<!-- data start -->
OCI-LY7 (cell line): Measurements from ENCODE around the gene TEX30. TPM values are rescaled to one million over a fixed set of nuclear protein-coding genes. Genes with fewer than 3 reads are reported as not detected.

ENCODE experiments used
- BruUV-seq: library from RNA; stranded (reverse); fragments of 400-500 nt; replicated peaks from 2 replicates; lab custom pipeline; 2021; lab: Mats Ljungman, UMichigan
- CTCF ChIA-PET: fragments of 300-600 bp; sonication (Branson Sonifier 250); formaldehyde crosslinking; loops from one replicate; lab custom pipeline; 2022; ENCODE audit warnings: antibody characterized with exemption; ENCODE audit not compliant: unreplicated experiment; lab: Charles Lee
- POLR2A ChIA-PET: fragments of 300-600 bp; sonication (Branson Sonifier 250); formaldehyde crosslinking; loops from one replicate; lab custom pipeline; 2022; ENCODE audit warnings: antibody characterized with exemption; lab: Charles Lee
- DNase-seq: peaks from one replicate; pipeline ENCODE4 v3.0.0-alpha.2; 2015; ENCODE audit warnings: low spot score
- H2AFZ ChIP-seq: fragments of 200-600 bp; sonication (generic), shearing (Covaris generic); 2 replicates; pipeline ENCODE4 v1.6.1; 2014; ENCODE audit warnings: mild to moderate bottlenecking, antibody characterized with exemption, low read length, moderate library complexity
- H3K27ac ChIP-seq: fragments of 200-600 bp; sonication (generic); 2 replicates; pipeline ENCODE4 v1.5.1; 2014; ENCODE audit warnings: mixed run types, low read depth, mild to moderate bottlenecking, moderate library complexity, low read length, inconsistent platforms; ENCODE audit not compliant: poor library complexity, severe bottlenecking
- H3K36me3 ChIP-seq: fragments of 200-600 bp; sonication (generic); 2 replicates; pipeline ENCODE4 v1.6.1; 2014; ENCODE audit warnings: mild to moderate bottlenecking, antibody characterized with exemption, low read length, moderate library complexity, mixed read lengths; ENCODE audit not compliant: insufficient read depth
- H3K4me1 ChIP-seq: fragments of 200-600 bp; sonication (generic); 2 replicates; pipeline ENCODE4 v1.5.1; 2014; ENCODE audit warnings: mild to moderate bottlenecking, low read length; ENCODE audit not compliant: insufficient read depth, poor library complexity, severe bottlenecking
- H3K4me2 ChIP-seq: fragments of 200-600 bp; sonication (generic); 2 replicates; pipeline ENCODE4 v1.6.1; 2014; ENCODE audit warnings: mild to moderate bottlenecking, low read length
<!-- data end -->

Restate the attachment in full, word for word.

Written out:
OCI-LY7 (cell line): Measurements from ENCODE around the gene TEX30. TPM values are rescaled to one million over a fixed set of nuclear protein-coding genes. Genes with fewer than 3 reads are reported as not detected.

ENCODE experiments used
- BruUV-seq: library from RNA; stranded (reverse); fragments of 400-500 nt; replicated peaks from 2 replicates; lab custom pipeline; 2021; lab: Mats Ljungman, UMichigan
- CTCF ChIA-PET: fragments of 300-600 bp; sonication (Branson Sonifier 250); formaldehyde crosslinking; loops from one replicate; lab custom pipeline; 2022; ENCODE audit warnings: antibody characterized with exemption; ENCODE audit not compliant: unreplicated experiment; lab: Charles Lee
- POLR2A ChIA-PET: fragments of 300-600 bp; sonication (Branson Sonifier 250); formaldehyde crosslinking; loops from one replicate; lab custom pipeline; 2022; ENCODE audit warnings: antibody characterized with exemption; lab: Charles Lee
- DNase-seq: peaks from one replicate; pipeline ENCODE4 v3.0.0-alpha.2; 2015; ENCODE audit warnings: low spot score
- H2AFZ ChIP-seq: fragments of 200-600 bp; sonication (generic), shearing (Covaris generic); 2 replicates; pipeline ENCODE4 v1.6.1; 2014; ENCODE audit warnings: mild to moderate bottlenecking, antibody characterized with exemption, low read length, moderate library complexity
- H3K27ac ChIP-seq: fragments of 200-600 bp; sonication (generic); 2 replicates; pipeline ENCODE4 v1.5.1; 2014; ENCODE audit warnings: mixed run types, low read depth, mild to moderate bottlenecking, moderate library complexity, low read length, inconsistent platforms; ENCODE audit not compliant: poor library complexity, severe bottlenecking
- H3K36me3 ChIP-seq: fragments of 200-600 bp; sonication (generic); 2 replicates; pipeline ENCODE4 v1.6.1; 2014; ENCODE audit warnings: mild to moderate bottlenecking, antibody characterized with exemption, low read length, moderate library complexity, mixed read lengths; ENCODE audit not compliant: insufficient read depth
- H3K4me1 ChIP-seq: fragments of 200-600 bp; sonication (generic); 2 replicates; pipeline ENCODE4 v1.5.1; 2014; ENCODE audit warnings: mild to moderate bottlenecking, low read length; ENCODE audit not compliant: insufficient read depth, poor library complexity, severe bottlenecking
- H3K4me2 ChIP-seq: fragments of 200-600 bp; sonication (generic); 2 replicates; pipeline ENCODE4 v1.6.1; 2014; ENCODE audit warnings: mild to moderate bottlenecking, low read length